It was going to be a glorious draft, possibly the best ever in the National Football League. Teams stockpiled 1983 choices in anticipation. General managers polished their best adjectives.

And then along came the U.S. Football League.

Not that the NFL draft Tuesday--a 12-round one-day marathon--will be a bust. But when five or six probable first-round choices signed with the new league, it took the heart, if not the soul, out of the selection process.

Instead of having so many players of first-round caliber available, there now may be a shortage of top choices to satisfy all 28 opening-round selections.

Instead of being maybe the best draft ever in terms of available running backs, it now ranks much lower.

Still, this draft remains one of the best in years, especially in depth at quarterback and cornerback. There are some excellent players waiting to be chosen so they can start bidding wars between NFL and USFL teams.

The only consolation for the NFL: it could be worse. Quarterback John Elway could have signed with the USFL, too. Or he could be wearing New York Yankee pin stripes on some minor league farm team.

Elway has saved this draft from being ordinary. Scouts almost unanimously agree that a player of Elway's ability comes along infrequently. Even those talent judges who rarely praise anyone, people like New England's Dick Steinberg and Washington's Bobby Beathard, become starry-eyed when talking about Elway.

If there is such thing as a franchise player in football, Elway is that person. He could take over as almost anyone's starting quarterback next season and, barring injury, stay a star for years. He has the poise, the physical qualities and the maturity to more than adequately handle football's most demanding position.

He's so good New England already has offered three No. 1 choices to Baltimore for the right to pick the first player. To draft Tony Dorsett No. 1, the Cowboys gave up one No. 1 and three No. 2s. To draft Earl Campbell No. 1, the Oilers gave up Jimmie Giles plus Nos. 1, 2 and 3.

By all but refusing to play in Baltimore, Elway is forcing the Colts to make a trade. If they don't, it seems unlikely Elway will sign a contract to play in Baltimore. Instead, he would opt to sign with the Yankees, who own his baseball rights. The Colts still could draft Elway and hope he'll change his mind. But that would be risky for Baltimore, which could fill a lot of needs with the choices acquired in a trade for the Stanford star.

So there should be at least one major trade prior to the 8 a.m. start of the draft, with the Colts sending their No. 1 pick to San Diego for two or three of the Chargers' first-round choices. Likely there will be more deals, as teams like Houston (third pick after switching first-round order with Los Angeles yesterday for a fourth-rounder this year and another in 1984) give up their high choices for depth in the early rounds.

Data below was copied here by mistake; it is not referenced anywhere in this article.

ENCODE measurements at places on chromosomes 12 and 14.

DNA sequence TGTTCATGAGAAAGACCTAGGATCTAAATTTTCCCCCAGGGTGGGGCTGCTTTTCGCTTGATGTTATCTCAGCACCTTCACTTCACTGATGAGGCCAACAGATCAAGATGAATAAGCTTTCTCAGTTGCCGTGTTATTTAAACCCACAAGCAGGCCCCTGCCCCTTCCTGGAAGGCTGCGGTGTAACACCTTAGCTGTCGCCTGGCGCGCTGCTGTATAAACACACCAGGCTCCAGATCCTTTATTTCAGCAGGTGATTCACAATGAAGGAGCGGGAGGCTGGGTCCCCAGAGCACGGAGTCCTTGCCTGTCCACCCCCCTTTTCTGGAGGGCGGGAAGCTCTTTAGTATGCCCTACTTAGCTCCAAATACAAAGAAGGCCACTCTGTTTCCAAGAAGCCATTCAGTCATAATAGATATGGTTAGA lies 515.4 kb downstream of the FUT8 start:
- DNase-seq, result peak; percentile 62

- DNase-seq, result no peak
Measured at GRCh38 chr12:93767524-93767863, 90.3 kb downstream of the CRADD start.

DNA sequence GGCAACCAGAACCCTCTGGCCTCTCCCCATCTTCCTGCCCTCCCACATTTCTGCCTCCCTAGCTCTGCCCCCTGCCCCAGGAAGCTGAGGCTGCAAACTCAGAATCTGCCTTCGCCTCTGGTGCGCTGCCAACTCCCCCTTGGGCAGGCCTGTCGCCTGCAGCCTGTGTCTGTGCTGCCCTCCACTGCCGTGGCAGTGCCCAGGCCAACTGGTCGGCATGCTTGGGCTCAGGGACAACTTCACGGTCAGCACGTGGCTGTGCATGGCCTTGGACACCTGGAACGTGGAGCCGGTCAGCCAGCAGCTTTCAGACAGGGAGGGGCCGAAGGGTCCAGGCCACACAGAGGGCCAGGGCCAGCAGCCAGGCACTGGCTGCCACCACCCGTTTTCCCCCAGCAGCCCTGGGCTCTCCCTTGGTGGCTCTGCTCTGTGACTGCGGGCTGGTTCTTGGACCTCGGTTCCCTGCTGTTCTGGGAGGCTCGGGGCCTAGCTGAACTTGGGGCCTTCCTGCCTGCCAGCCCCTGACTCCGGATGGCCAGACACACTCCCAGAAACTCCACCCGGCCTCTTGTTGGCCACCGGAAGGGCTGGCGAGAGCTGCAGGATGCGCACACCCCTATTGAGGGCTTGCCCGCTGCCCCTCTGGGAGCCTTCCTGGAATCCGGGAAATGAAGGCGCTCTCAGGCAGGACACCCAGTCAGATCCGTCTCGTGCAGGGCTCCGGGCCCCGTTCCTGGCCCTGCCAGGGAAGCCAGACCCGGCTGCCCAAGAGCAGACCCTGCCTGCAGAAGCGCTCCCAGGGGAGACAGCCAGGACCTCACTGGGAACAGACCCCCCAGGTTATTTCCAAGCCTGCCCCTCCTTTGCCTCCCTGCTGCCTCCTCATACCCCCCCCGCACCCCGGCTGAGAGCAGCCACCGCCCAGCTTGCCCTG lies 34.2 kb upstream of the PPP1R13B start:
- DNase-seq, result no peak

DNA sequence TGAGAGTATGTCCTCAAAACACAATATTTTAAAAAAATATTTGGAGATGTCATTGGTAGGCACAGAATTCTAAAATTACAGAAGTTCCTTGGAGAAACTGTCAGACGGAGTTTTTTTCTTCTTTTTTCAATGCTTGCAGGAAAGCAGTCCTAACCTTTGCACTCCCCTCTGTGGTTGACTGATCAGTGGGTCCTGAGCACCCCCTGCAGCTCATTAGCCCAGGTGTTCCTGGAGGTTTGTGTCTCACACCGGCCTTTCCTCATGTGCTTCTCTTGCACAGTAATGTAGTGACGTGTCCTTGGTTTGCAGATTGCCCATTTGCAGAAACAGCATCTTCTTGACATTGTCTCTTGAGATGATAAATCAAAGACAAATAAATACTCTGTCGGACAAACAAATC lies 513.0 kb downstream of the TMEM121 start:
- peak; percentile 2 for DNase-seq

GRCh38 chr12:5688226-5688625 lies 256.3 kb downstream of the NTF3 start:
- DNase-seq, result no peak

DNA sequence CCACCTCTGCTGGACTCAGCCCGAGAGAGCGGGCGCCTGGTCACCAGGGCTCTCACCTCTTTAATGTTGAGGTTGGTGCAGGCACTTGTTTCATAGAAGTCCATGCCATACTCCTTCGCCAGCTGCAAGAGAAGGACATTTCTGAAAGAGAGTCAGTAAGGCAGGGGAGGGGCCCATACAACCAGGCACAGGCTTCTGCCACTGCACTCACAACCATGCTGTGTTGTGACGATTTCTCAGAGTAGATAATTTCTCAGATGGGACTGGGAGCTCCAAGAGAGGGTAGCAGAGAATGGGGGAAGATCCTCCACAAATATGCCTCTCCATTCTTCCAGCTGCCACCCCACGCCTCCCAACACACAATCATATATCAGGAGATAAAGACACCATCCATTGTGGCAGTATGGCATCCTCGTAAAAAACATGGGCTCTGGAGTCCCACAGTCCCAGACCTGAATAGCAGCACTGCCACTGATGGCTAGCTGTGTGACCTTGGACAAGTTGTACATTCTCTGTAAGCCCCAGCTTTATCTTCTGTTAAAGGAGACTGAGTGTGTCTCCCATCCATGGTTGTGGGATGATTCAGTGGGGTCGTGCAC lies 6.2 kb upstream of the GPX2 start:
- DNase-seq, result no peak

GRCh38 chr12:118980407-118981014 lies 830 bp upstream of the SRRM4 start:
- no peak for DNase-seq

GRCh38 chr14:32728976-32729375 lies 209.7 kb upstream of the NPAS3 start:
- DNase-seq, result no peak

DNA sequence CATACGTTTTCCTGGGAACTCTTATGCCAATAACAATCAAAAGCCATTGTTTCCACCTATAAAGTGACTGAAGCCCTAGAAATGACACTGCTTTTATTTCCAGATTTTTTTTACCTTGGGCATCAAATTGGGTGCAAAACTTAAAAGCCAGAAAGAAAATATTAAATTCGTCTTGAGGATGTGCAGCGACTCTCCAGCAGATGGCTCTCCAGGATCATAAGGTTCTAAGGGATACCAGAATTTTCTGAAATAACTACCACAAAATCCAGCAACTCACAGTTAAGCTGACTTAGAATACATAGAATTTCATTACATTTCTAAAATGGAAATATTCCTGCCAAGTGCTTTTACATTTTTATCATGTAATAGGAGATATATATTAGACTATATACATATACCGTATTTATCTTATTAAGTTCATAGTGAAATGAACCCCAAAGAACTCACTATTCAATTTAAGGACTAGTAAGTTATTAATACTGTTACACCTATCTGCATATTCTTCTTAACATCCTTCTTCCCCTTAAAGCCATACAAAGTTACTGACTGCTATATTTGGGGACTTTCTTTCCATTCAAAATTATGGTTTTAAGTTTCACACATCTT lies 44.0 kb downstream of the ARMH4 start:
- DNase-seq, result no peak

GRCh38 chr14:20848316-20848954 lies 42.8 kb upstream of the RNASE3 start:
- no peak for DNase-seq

It's almost useless to project which players specific teams will select. It's far easier to pinpoint the players most likely to be gobbled up early in this draft.

* Eric Dickerson, SMU, halfback. He's already rejected a $1 million-plus offer from the USFL. An accomplished runner with breakaway speed, he alternated with Washington Federals back Craig James. Yesterday's switch of Nos. 2 and 3 spots in the first round could result in his going to Los Angeles.

* Curt Warner, Penn State, halfback. Bothered by leg cramps in college, he still is a polished performer with proven toughness.

* Billy Ray Smith, Arkansas, linebacker. A defensive end in college, he will be an inside linebacker in the pros. One of those players with instincts coaches can't explain, only praise. He could become an Oiler as a result of yesterday's trade of picks.

* Mike Pitts, Alabama, defensive end. A good pass rusher, he's the top-rated defensive lineman in the draft.

* Quarterbacks Tony Eason of Illinois, Jim Kelly of Miami (Fla.), Todd Blackledge of Penn State and Dan Marino of Pittsburgh. Going into last season, you'd expect Marino to head this list, but he played poorly last year. Still, all four may go in the first round.

* Terry Kinard, Clemson, safety. The top-rated defensive back in the draft, he has stiff competition from cornerback Tim Lewis of Pittsburgh.

* Tony Hunter, tight end, Notre Dame. Tight end is one of this draft's weak areas, but Hunter should be an immediate star.

* Chris Hinton of Northwestern or Jimbo Covert of Pittsburgh will become the first offensive lineman chosen. Both are big, as is Nebraska center Dave Rimington.

According to scouts, teams in need of help at linebacker, defensive line and running back (beyond the early stars) will have problems in this draft. There isn't much depth at wide receiver, either, but offensive linemen are prevalent, along with defensive backs and quarterbacks.

The effect of the USFL is being felt on this draft in one other way. The 8 a.m. start initiates a one-day session that will continue until the final selection. That could take place some time early Wednesday morning. The NFL decided this procedure will enhance its chances of signing more choices. It likely will be a better test of what teams can stay alert the longest. CAPTION: Picture 1, Eric Dickerson has already turned down $1 million- plus from the USFL. UPI; Picture 2, Despite a poor 1982 season, Pitt's Dan Marino may go in first round. UPI; Picture 3, John Elway save the draft from mediocrity-unless he turns to baseball. Picture 4, Arkansas' Billy Ray Smith. Picture 5, Clemson's Terry Kinard. AP